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EMS students and Sheriff's Department pose with first aid kits

February 4, 2021

Emergency Medical Services Program Presents First Aid Kits
to the Riverside County Sheriff's Department


Moreno Valley College's Emergency Medical Services program presented 25 first aid kits to the Riverside County Sheriff's Department, with another 10 scheduled for delivery by the end of this month.

Sherriff Chad Bianco accepted the kits on behalf of the department in a small ceremony at the Ben Clark Training Center.

The first aid kits were assembled by the EMS students as part of a community service project over the last year, which was slowed by COVID restrictions. The first aid kits are to be provided to officers who are trained in emergency medical services.

"This is the first time we have done (a first aid kit) project," Chris Nollette, NRP, LP, professor of Emergency Medical Services, said. "Over the last 18 years, the program has done other community projects such as free CPR, first aid training, and certification for our campus police and others."

Nollette said, the need for first aid kits was brought to his attention by former students of the program. And with the support of Art Turnier, former dean of Public Safety, and current Dean Phil Rawlings, the program was encouraged to move forward to assist the College's partners in public safety, Nollette said.

"We had students from our medical and programs who have transitioned to the Sheriff's Academy," he said. "They noticed that they did not have field-setting first aid kits. So, in order to support our EMT and fire colleagues who are transitioning to becoming deputies we thought these kits could possibly save the life of a citizen or a fellow officer."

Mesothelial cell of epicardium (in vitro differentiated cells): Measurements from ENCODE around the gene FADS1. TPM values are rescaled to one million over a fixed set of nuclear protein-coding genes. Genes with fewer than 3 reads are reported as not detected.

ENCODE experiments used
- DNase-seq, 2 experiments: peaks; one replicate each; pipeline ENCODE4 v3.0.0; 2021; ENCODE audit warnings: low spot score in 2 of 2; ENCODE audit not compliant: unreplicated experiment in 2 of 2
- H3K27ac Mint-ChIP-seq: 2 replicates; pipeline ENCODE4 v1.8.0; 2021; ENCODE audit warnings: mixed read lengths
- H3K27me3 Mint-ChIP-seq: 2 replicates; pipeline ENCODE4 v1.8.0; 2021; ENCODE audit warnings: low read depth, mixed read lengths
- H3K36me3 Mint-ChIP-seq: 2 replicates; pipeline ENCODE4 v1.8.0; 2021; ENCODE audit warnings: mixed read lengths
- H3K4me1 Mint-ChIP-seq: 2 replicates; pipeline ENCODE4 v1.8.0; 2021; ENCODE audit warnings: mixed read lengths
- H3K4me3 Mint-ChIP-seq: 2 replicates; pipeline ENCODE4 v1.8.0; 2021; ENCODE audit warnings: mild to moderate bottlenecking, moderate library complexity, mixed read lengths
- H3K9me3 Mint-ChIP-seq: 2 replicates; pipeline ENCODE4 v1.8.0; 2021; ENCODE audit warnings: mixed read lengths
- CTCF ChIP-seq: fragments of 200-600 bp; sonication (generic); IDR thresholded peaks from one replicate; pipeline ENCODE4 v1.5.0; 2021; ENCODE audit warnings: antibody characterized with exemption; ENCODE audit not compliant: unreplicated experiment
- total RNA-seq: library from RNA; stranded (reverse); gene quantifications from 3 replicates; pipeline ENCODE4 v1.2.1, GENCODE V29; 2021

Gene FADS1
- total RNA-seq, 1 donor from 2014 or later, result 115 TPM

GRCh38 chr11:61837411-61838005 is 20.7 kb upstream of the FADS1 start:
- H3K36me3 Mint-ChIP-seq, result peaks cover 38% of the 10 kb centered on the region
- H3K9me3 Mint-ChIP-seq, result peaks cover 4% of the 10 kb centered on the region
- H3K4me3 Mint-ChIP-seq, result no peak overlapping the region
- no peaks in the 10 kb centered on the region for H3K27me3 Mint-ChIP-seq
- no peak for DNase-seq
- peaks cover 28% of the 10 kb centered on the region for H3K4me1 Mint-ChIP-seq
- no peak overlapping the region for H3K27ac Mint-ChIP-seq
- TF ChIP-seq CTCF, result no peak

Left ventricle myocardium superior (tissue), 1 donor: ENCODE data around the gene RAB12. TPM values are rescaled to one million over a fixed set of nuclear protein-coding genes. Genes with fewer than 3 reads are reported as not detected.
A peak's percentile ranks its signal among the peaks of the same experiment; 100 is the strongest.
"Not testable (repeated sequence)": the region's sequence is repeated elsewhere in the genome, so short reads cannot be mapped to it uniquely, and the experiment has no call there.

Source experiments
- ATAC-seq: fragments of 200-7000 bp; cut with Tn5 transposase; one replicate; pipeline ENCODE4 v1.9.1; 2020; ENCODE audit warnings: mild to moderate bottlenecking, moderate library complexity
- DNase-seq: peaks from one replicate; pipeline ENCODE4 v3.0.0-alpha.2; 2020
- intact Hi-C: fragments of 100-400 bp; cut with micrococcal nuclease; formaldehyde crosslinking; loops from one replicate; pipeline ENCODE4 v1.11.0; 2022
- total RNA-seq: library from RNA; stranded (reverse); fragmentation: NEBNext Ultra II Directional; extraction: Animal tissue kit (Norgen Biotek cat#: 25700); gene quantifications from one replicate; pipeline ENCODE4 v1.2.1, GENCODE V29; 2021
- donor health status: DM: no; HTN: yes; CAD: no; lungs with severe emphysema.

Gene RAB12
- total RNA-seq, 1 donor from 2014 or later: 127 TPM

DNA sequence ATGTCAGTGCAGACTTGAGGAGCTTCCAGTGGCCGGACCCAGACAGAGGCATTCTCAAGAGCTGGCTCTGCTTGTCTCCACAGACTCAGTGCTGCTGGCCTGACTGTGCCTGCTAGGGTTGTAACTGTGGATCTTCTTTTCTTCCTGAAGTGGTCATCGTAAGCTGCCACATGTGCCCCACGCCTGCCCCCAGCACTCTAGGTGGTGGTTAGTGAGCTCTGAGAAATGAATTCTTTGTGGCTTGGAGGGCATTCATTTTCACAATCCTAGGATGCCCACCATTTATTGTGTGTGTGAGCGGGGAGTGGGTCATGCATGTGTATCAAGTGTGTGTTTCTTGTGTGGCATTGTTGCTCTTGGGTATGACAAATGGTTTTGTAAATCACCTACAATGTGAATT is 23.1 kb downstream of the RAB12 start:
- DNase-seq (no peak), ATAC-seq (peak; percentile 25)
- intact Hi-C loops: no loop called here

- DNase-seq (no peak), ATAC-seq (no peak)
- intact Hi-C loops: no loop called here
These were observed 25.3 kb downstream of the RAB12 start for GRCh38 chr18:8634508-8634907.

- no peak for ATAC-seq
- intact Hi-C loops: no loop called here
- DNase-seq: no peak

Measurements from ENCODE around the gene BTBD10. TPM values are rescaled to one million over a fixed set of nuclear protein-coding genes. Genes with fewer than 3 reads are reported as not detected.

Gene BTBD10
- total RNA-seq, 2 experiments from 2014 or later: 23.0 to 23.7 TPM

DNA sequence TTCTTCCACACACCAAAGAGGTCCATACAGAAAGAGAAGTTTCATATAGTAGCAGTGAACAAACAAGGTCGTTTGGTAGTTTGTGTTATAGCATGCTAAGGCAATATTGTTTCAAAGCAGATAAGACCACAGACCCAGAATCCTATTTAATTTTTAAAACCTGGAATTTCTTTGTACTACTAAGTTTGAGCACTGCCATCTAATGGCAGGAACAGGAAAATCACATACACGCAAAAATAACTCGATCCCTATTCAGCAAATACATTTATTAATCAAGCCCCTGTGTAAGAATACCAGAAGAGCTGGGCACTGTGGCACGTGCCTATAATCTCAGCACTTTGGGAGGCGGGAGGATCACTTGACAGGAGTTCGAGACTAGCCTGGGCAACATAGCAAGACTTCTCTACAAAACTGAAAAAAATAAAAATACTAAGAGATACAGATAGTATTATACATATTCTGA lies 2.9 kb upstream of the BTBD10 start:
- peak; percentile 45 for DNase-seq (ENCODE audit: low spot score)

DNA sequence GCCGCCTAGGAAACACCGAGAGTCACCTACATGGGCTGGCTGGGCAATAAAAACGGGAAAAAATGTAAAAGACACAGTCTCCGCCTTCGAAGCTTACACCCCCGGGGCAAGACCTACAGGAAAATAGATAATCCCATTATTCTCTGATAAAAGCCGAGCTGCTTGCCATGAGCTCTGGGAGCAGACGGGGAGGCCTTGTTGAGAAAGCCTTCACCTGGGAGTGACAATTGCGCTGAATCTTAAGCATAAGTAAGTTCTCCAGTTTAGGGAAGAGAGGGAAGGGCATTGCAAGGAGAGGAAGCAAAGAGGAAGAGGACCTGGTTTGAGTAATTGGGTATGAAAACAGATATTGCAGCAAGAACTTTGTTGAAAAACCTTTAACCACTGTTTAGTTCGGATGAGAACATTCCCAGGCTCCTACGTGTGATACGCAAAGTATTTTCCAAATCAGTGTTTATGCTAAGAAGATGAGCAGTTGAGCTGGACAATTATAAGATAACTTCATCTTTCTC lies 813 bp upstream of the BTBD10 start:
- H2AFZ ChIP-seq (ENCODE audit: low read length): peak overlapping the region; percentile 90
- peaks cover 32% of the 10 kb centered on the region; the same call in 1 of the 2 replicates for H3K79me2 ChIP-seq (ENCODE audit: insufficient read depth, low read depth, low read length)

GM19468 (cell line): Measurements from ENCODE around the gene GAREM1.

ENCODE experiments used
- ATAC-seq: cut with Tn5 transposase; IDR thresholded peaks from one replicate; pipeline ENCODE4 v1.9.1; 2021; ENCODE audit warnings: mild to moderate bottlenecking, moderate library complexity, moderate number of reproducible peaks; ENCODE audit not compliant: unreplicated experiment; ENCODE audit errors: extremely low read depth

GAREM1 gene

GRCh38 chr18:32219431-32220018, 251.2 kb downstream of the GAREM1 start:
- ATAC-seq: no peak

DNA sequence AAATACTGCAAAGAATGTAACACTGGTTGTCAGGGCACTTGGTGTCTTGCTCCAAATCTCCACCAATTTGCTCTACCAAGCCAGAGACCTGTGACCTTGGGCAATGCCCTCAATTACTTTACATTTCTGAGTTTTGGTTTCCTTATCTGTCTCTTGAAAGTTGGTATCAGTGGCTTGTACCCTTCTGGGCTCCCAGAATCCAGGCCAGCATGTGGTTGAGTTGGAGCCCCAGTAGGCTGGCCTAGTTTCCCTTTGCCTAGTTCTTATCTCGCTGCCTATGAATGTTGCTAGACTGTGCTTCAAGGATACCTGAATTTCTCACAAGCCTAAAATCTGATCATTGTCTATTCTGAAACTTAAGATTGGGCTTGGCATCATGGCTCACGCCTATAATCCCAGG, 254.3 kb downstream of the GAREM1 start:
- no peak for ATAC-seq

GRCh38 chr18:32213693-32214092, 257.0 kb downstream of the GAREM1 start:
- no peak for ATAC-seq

Some of the supplies for the first aid kits were donated, secured by students in the program. Other portions of supplies were secured through donations with vendors. Nollette said, current and past EMT students participated in the first aid kit drive. Some of the kits have already ended up in the hands of former MVC students who work law enforcement.

"Four officers — each an EMT and a graduate of the program — received kits previously," Nollette said.

The EMS, as well as other public safety programs at BCTC, regularly participate in community events, including assisting in toy drives for local nondenominational churches; Dr. Seuss reading programs where English is not the first language; turkey drives at Thanksgiving to feed the homeless; and students playing patients for Cal Fire in trauma training as well other community events.

"We have students do these things so they understand that they are servant leaders," Nollette said. "And it is critical for the students to see community members as possible future patients; it reminds them that we are part of the community."

Rawlings added, the School of Public Safety is "committed to turning out men and women who are competent, compassionate and of high character — this is another step in their education to meet this goal."

For information on MVC Public Safety program at MVC, click here.